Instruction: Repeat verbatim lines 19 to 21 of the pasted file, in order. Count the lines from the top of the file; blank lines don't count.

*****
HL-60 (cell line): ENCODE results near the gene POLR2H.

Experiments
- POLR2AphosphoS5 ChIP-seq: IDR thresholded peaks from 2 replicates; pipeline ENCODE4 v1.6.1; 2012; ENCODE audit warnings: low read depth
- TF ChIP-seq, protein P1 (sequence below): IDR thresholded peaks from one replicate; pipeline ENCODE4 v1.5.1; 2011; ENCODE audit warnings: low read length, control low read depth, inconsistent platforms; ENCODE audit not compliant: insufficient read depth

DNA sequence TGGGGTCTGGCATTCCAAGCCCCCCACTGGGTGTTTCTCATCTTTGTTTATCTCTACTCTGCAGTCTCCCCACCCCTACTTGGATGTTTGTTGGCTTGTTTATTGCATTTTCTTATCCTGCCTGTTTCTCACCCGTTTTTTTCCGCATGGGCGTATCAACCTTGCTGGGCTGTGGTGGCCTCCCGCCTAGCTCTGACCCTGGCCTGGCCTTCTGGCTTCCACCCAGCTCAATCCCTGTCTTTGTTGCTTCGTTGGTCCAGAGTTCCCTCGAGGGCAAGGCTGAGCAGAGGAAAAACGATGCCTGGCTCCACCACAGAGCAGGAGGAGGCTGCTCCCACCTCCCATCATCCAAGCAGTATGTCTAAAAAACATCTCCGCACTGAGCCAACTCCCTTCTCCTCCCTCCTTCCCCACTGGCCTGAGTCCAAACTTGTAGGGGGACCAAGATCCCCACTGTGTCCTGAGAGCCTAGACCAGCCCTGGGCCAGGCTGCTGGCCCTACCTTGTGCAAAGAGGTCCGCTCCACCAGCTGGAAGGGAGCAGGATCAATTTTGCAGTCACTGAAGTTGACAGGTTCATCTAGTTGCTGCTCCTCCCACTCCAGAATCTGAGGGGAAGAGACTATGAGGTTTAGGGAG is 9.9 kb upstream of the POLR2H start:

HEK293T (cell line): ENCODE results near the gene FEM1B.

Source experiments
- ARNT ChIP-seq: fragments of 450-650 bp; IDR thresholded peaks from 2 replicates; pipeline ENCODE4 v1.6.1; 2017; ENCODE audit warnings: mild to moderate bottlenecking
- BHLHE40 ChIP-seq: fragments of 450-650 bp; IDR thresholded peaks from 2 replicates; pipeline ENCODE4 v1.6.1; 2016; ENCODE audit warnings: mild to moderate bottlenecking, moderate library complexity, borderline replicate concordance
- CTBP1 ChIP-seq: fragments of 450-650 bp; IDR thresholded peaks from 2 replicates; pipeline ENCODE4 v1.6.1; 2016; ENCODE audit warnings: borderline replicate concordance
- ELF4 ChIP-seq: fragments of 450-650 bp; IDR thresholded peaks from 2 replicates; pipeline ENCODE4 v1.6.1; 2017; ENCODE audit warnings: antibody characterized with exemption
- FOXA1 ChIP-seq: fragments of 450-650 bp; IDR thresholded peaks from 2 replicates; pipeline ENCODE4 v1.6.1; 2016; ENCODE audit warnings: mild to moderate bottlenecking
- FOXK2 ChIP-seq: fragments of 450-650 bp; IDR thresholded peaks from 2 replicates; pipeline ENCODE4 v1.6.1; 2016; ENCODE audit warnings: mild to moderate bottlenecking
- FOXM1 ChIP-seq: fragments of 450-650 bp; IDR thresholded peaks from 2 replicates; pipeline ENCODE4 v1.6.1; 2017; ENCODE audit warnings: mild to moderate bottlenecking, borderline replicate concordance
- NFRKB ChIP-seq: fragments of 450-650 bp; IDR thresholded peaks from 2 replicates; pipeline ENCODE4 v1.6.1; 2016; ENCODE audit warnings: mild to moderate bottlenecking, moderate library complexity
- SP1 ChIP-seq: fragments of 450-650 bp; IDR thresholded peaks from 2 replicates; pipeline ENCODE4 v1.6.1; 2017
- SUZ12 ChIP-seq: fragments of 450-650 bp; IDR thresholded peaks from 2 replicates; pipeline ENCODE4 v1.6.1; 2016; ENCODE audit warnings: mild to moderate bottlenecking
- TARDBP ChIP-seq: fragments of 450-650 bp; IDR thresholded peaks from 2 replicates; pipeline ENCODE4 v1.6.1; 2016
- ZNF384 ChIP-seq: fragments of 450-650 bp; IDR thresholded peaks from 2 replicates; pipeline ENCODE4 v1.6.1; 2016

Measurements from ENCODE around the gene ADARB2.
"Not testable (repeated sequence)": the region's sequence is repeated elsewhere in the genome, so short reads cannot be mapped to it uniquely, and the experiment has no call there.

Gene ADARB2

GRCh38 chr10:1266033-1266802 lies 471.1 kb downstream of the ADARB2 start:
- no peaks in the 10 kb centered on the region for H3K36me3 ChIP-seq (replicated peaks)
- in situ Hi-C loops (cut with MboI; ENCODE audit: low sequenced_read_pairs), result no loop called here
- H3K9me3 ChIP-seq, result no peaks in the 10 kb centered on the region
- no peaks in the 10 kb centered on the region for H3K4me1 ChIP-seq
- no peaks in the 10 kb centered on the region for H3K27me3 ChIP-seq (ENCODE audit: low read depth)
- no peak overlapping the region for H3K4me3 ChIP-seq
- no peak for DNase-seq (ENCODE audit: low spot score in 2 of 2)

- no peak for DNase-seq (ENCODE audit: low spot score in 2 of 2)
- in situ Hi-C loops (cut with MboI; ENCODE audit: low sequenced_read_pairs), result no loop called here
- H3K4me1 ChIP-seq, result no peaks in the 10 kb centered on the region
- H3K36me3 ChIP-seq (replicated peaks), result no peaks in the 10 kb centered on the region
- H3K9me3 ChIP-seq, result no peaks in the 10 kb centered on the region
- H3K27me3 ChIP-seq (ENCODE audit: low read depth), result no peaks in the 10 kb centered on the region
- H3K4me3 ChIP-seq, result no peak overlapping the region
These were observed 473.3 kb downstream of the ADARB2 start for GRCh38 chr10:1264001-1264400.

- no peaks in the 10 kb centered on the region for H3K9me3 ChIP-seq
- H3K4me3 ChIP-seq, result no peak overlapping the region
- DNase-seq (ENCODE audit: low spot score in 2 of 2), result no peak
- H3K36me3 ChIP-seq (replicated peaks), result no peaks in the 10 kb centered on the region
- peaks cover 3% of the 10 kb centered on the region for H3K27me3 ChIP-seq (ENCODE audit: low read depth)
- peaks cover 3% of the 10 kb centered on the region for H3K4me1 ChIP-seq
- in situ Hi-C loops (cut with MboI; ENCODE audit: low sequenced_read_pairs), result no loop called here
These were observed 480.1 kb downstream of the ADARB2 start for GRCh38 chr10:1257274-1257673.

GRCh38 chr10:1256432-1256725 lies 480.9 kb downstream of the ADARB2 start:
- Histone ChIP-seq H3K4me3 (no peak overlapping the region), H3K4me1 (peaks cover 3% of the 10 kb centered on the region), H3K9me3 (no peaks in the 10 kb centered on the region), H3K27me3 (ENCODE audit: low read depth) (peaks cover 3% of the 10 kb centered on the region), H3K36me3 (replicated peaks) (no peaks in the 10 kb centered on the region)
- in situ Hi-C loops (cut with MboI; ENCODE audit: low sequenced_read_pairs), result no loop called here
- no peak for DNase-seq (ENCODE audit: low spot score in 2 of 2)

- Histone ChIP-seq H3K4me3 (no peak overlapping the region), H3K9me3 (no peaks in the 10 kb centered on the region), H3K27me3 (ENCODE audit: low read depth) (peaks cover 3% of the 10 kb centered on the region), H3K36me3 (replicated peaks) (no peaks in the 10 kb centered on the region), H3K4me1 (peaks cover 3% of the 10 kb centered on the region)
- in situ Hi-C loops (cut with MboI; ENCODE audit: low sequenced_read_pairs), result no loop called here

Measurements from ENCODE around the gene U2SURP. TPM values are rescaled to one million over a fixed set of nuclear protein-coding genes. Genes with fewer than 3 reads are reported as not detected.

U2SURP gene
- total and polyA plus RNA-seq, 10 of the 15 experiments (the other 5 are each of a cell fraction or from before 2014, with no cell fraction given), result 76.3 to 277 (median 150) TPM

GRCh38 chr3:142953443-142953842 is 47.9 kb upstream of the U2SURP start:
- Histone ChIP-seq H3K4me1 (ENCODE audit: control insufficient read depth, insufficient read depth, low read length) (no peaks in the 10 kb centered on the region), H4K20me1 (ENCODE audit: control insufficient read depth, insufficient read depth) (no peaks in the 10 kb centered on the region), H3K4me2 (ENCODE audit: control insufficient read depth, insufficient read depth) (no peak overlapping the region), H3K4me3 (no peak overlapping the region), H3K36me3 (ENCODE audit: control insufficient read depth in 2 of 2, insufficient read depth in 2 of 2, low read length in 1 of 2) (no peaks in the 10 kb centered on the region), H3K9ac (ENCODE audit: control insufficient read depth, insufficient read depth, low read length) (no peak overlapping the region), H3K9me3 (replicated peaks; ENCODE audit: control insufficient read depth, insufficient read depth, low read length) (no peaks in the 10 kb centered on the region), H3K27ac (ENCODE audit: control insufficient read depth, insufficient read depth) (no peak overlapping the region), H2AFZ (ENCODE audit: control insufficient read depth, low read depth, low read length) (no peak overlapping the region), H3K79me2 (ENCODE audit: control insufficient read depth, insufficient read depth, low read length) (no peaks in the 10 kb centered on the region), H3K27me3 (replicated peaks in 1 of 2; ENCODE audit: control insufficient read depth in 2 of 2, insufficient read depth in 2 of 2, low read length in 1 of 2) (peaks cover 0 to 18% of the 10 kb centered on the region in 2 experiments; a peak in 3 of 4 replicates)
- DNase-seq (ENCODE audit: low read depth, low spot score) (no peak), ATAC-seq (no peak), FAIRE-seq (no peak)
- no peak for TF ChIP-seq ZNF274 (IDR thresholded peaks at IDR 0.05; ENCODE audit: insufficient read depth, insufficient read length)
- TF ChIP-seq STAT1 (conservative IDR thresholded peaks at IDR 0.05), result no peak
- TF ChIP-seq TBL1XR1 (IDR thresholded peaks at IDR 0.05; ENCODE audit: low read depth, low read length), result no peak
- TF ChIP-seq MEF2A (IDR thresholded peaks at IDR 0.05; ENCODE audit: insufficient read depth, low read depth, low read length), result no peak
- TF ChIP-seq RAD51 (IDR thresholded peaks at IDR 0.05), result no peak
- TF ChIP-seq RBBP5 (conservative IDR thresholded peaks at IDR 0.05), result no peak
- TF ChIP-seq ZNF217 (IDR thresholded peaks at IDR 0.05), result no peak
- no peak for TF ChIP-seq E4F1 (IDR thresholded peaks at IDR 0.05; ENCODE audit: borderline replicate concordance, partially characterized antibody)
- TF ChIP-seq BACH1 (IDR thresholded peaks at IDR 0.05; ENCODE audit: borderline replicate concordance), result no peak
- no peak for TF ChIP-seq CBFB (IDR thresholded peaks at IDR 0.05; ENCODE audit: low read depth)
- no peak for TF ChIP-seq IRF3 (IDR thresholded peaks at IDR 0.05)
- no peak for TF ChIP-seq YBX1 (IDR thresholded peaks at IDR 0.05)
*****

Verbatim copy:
- ZNF384 ChIP-seq: fragments of 450-650 bp; IDR thresholded peaks from 2 replicates; pipeline ENCODE4 v1.6.1; 2016

Measurements from ENCODE around the gene ADARB2.
"Not testable (repeated sequence)": the region's sequence is repeated elsewhere in the genome, so short reads cannot be mapped to it uniquely, and the experiment has no call there.